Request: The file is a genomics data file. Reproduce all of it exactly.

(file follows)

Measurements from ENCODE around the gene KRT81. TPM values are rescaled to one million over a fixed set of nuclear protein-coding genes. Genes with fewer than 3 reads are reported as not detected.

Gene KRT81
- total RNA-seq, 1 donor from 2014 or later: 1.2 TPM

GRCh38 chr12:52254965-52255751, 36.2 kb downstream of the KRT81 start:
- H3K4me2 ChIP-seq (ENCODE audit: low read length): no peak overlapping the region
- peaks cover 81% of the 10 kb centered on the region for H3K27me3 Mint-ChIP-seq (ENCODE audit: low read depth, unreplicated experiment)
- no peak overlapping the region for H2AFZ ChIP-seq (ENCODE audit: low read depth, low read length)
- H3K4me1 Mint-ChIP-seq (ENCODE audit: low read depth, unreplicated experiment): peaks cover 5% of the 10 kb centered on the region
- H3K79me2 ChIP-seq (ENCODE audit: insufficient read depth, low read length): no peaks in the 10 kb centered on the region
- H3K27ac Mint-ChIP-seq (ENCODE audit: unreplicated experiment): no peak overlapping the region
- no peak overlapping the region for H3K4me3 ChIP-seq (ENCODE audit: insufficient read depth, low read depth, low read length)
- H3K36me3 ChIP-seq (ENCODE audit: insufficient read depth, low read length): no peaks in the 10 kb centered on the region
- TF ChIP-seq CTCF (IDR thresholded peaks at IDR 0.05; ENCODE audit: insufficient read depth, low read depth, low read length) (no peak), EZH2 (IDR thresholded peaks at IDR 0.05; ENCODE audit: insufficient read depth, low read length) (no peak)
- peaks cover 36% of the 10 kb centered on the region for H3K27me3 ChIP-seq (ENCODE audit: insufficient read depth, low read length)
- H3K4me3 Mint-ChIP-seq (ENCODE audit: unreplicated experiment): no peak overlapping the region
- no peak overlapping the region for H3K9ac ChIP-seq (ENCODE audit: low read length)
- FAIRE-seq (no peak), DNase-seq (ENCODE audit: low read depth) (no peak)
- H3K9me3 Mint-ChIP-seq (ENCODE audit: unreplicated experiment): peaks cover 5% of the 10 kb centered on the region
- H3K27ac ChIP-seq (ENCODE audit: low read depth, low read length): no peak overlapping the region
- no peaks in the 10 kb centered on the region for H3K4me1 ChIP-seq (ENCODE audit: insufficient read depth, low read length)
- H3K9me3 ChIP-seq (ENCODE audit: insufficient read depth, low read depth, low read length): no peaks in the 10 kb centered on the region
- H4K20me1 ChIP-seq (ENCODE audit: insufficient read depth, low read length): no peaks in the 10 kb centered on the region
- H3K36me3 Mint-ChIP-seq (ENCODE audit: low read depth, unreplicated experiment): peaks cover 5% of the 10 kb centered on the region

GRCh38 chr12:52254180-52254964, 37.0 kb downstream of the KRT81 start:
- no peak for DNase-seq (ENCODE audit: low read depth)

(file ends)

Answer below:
Measurements from ENCODE around the gene KRT81. TPM values are rescaled to one million over a fixed set of nuclear protein-coding genes. Genes with fewer than 3 reads are reported as not detected.

Gene KRT81
- total RNA-seq, 1 donor from 2014 or later: 1.2 TPM

GRCh38 chr12:52254965-52255751, 36.2 kb downstream of the KRT81 start:
- H3K4me2 ChIP-seq (ENCODE audit: low read length): no peak overlapping the region
- peaks cover 81% of the 10 kb centered on the region for H3K27me3 Mint-ChIP-seq (ENCODE audit: low read depth, unreplicated experiment)
- no peak overlapping the region for H2AFZ ChIP-seq (ENCODE audit: low read depth, low read length)
- H3K4me1 Mint-ChIP-seq (ENCODE audit: low read depth, unreplicated experiment): peaks cover 5% of the 10 kb centered on the region
- H3K79me2 ChIP-seq (ENCODE audit: insufficient read depth, low read length): no peaks in the 10 kb centered on the region
- H3K27ac Mint-ChIP-seq (ENCODE audit: unreplicated experiment): no peak overlapping the region
- no peak overlapping the region for H3K4me3 ChIP-seq (ENCODE audit: insufficient read depth, low read depth, low read length)
- H3K36me3 ChIP-seq (ENCODE audit: insufficient read depth, low read length): no peaks in the 10 kb centered on the region
- TF ChIP-seq CTCF (IDR thresholded peaks at IDR 0.05; ENCODE audit: insufficient read depth, low read depth, low read length) (no peak), EZH2 (IDR thresholded peaks at IDR 0.05; ENCODE audit: insufficient read depth, low read length) (no peak)
- peaks cover 36% of the 10 kb centered on the region for H3K27me3 ChIP-seq (ENCODE audit: insufficient read depth, low read length)
- H3K4me3 Mint-ChIP-seq (ENCODE audit: unreplicated experiment): no peak overlapping the region
- no peak overlapping the region for H3K9ac ChIP-seq (ENCODE audit: low read length)
- FAIRE-seq (no peak), DNase-seq (ENCODE audit: low read depth) (no peak)
- H3K9me3 Mint-ChIP-seq (ENCODE audit: unreplicated experiment): peaks cover 5% of the 10 kb centered on the region
- H3K27ac ChIP-seq (ENCODE audit: low read depth, low read length): no peak overlapping the region
- no peaks in the 10 kb centered on the region for H3K4me1 ChIP-seq (ENCODE audit: insufficient read depth, low read length)
- H3K9me3 ChIP-seq (ENCODE audit: insufficient read depth, low read depth, low read length): no peaks in the 10 kb centered on the region
- H4K20me1 ChIP-seq (ENCODE audit: insufficient read depth, low read length): no peaks in the 10 kb centered on the region
- H3K36me3 Mint-ChIP-seq (ENCODE audit: low read depth, unreplicated experiment): peaks cover 5% of the 10 kb centered on the region

GRCh38 chr12:52254180-52254964, 37.0 kb downstream of the KRT81 start:
- no peak for DNase-seq (ENCODE audit: low read depth)